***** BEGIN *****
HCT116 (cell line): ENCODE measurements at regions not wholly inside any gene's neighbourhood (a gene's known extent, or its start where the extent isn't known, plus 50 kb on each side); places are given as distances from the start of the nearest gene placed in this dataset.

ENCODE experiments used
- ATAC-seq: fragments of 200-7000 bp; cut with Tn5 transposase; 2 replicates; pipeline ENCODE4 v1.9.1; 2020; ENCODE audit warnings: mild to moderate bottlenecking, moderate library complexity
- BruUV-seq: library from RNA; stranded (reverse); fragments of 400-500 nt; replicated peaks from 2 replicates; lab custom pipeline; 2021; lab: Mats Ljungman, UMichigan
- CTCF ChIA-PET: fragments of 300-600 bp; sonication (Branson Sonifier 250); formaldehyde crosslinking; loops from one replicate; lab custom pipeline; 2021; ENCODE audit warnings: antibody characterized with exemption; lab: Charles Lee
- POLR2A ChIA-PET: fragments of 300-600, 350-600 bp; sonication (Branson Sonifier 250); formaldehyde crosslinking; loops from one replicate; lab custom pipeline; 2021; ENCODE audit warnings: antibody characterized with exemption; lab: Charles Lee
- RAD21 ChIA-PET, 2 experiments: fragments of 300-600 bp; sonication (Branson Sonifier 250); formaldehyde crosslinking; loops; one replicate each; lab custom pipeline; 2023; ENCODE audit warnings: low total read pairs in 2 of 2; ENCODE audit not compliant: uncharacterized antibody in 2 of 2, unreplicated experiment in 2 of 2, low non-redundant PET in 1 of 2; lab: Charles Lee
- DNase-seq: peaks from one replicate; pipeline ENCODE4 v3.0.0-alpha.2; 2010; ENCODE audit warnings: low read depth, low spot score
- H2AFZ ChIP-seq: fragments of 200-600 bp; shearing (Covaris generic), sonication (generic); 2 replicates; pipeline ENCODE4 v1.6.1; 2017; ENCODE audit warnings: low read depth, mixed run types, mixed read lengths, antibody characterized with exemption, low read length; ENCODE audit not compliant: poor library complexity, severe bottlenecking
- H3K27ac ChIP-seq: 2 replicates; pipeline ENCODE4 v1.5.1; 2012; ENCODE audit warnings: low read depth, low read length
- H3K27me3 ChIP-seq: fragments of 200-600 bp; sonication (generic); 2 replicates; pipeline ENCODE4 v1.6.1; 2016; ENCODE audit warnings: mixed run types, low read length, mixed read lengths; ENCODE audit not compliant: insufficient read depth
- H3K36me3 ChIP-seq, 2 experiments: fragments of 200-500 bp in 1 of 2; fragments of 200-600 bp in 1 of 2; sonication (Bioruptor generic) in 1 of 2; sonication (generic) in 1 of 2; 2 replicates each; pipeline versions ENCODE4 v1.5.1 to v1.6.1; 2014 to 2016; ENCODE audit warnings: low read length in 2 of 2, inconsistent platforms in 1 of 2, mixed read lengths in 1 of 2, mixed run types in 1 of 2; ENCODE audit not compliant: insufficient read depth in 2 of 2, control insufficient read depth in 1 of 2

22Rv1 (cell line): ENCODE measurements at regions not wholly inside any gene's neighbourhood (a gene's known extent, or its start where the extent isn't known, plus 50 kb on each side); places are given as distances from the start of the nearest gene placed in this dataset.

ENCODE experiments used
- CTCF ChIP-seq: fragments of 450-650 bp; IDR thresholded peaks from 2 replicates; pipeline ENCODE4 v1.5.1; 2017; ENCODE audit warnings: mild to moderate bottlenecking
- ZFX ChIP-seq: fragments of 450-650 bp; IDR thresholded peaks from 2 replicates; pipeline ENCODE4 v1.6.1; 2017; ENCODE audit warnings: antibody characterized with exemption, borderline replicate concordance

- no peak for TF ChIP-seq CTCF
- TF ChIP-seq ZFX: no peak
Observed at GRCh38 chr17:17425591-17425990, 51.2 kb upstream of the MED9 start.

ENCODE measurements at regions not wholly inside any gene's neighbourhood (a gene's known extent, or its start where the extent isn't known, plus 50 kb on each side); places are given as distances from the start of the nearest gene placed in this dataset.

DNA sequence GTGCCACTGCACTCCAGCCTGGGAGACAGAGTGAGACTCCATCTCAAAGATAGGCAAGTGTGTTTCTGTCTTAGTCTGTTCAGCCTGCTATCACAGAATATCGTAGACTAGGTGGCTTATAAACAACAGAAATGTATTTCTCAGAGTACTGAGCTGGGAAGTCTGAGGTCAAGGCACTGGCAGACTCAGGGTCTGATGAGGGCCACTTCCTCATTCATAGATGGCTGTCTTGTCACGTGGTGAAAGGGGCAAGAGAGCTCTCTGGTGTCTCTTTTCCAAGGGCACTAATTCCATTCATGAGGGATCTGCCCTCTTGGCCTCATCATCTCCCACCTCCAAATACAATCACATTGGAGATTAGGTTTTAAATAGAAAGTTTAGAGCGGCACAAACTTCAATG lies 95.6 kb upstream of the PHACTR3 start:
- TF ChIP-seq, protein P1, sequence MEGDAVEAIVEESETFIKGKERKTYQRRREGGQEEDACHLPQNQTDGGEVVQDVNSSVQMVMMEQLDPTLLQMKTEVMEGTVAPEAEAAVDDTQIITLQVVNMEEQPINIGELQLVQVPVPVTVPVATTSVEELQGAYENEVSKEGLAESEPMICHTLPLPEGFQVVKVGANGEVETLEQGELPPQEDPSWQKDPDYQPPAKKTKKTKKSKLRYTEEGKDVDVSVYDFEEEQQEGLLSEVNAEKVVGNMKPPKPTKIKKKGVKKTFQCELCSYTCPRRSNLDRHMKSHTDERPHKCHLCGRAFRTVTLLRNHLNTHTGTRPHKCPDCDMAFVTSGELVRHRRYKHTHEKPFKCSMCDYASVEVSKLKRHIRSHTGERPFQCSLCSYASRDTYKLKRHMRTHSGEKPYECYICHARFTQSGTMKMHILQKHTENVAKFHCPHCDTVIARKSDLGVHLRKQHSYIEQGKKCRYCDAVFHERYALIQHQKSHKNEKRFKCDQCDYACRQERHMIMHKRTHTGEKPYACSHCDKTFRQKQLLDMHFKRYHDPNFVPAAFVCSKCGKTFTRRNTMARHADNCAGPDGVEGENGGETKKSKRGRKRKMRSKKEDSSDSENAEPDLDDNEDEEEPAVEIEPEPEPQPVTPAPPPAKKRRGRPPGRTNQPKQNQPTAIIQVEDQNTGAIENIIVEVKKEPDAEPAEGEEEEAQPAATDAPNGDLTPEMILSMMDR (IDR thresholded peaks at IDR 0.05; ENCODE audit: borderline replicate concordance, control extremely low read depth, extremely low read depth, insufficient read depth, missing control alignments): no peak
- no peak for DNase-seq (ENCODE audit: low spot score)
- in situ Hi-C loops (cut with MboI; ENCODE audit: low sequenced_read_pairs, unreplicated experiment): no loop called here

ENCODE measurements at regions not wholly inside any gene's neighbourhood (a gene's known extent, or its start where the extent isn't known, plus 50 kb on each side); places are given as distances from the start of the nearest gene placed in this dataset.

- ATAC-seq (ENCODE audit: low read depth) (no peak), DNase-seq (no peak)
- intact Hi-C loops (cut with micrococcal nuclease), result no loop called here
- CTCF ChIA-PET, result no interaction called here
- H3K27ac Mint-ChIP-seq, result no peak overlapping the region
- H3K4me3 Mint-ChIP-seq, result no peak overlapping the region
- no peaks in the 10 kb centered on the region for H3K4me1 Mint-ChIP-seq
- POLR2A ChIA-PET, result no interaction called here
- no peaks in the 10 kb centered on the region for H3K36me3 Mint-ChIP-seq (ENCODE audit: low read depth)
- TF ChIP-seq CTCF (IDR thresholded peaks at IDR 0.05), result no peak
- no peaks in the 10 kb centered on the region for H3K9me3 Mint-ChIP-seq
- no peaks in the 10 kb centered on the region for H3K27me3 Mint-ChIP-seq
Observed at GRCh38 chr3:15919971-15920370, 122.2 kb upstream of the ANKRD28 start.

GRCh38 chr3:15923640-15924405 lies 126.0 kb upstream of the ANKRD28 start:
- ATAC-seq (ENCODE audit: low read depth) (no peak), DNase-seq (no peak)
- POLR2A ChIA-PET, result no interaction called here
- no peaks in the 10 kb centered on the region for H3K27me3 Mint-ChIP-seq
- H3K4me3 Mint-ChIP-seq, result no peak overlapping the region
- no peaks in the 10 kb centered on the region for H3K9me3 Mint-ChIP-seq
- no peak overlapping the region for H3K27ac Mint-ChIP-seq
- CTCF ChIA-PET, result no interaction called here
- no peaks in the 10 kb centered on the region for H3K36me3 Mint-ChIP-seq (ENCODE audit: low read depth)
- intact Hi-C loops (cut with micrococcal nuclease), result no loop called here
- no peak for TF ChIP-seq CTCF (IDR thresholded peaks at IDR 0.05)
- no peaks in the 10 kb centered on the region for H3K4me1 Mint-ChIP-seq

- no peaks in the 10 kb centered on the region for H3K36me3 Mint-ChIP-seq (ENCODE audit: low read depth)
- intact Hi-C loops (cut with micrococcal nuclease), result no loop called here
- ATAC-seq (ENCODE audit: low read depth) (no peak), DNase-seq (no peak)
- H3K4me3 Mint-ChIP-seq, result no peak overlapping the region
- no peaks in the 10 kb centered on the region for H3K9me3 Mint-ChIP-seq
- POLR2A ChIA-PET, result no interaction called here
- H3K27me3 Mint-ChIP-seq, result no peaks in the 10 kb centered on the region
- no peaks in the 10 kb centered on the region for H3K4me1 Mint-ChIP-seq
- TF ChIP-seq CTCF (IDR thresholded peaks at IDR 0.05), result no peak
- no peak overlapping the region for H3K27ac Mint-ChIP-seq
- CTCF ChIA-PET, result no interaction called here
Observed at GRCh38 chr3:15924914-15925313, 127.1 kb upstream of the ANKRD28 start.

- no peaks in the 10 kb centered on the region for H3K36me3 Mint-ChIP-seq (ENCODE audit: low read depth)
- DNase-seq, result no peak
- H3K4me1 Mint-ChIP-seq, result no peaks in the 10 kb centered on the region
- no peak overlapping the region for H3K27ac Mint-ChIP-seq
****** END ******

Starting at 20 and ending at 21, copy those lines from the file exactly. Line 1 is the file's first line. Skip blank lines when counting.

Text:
ENCODE measurements at regions not wholly inside any gene's neighbourhood (a gene's known extent, or its start where the extent isn't known, plus 50 kb on each side); places are given as distances from the start of the nearest gene placed in this dataset.

DNA sequence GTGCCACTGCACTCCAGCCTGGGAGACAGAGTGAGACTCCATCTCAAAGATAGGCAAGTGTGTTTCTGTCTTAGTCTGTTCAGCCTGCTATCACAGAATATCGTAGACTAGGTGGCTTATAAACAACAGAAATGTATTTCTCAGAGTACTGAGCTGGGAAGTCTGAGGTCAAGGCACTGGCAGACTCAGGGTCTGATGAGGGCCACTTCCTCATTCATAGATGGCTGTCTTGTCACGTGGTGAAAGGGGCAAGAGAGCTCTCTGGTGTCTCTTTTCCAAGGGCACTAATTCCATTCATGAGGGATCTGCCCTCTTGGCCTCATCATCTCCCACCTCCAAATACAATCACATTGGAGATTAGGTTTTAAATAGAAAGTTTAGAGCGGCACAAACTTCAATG lies 95.6 kb upstream of the PHACTR3 start: